Setup in 2011, ‘Transition arenas’ convene innovators in various fields to support the city, home to nearly a quarter of a million people, in the development of climate policy.
Climate working groups have also been established to formulate ideas around specific themes, from farming to the university and the arts. The ideas and solutions coming out these working groups feed directly into local policy. Some platforms are dedicated specifically to school children and young people, encouraging them to come up with ideas and spread the word to their peers.
The city uses a variety of social media channels to ensure they reach a large audience, including setting up an interactive website where citizens can become a ‘partner’ in the alliance and share their ideas
One initiative aims to renovate 3,500 houses each year, including those of the most vulnerable members of society, as part of the 30,000 euro per house scheme. In total this programme will represent a 40% reduction in CO2 emissions from housing.
An online thermographic map is used to pinpoint heat loss from houses. Residents can locate their properties to find out about levels of heat loss and are able to consult the city’s environment department for group purchases on roof insulation and advice on subsidies.
Vulnerable groups of residents, such as the elderly and the poor, are targeted by an agency offering free services, such as energy scans and guidance, subsidies and low-interest loans for energy efficiency measures.
Ghent keeps track of CO2 levels using a 2007 baseline measurement. It has carried out evaluations including monitoring energy flows and exploring the potential use of additional renewable sources, such as wastewater for heating.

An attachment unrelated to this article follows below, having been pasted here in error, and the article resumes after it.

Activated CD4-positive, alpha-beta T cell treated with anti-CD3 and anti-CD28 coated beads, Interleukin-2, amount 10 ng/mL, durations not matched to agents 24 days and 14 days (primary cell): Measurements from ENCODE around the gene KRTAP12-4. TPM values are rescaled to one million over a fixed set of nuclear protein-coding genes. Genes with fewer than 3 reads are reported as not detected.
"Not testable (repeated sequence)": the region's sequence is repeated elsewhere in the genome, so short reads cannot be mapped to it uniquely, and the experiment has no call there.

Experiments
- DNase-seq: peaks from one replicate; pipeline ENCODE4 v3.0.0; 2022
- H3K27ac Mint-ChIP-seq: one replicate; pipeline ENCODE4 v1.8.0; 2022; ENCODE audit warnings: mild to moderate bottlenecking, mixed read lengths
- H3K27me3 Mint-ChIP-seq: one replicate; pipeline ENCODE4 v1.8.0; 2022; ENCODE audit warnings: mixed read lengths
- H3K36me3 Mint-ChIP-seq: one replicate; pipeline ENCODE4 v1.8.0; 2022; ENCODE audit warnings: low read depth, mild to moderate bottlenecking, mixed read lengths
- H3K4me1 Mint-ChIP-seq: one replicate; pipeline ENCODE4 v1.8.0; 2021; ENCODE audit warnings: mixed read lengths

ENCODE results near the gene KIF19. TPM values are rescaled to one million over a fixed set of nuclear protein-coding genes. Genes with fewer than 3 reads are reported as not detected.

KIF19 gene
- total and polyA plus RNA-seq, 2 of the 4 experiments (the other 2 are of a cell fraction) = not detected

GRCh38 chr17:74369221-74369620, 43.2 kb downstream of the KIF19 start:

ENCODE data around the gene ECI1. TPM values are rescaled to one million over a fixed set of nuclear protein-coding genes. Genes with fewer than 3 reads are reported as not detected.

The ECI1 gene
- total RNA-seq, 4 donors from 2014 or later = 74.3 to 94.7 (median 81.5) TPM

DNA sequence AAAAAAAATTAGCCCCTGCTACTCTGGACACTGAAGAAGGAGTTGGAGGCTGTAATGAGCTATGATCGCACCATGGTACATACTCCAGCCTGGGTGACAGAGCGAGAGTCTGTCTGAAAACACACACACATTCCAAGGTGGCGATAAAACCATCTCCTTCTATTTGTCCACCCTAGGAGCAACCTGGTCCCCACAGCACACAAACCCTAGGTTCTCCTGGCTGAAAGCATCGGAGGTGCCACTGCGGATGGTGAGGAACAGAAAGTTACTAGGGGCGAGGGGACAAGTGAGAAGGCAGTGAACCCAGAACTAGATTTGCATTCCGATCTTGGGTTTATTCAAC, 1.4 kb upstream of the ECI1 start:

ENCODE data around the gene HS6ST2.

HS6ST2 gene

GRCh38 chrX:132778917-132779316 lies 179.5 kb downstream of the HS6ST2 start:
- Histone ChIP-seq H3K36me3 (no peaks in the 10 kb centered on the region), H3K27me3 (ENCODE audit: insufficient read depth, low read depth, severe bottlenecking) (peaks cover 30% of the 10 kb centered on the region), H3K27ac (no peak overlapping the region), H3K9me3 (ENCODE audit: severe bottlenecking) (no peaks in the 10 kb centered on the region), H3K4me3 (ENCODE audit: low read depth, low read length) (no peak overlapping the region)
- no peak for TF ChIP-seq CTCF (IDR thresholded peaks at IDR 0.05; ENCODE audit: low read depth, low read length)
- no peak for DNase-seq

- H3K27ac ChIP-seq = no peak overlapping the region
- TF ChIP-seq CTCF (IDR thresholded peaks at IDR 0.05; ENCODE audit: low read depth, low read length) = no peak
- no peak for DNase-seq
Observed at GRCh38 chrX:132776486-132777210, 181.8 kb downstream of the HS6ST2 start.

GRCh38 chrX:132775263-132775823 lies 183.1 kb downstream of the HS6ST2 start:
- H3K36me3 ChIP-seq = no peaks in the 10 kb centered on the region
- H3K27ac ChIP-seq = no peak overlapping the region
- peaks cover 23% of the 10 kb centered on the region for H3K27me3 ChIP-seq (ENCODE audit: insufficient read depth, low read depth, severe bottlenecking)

Ghent mayor Mathias De Clercq is member of the Executive Committee of Eurocities, a network of over 140 of Europe's largest cities and over 45 partner cities that between them govern 130 million citizens across 39 countries. The group offers members a platform for sharing knowledge and exchanging ideas on issues including climate mitigation.
He believes that cities, such as those within the Eurocities network, have a key role to play in the fight against climate change.
“Cities and regions are integral to the delivery of short, medium and long-term climate strategies. It’s cities and regions who are leading the way on efficient emissions reduction across member states, through their roles in land-use planning, new developments, building energy renovation, transport and circular economy. Without the active, regular and structured participation of cities and regions, climate targets will be almost impossible to achieve.”
Mr De Clercq said: “We are implementing a whole host of measures in our own city with the aim of making Ghent climate-neutral by 2050. A traffic programme has banned highly polluting vehicles from the centre making a significant impact on air quality.
“A policy for tackling food waste is resulting in significant carbon saving and helping the poorest members of society through the redistribution of surplus food from supermarkets.
“Important in our energy transition is that the focus on energy efficiency remains very high, combined with local and sustainable renewable energy production through wind, solar and renewable heat.
“Not only do we invest in local renewable energy ourselves, we take our role as facilitator for local renewable energy projects very seriously. We are constantly looking for opportunities to support innovative projects such as Neighbourhood Power where the local energy cooperative aims to create a collective solar panel project in a specific district of our town in which low income families are involved as well.”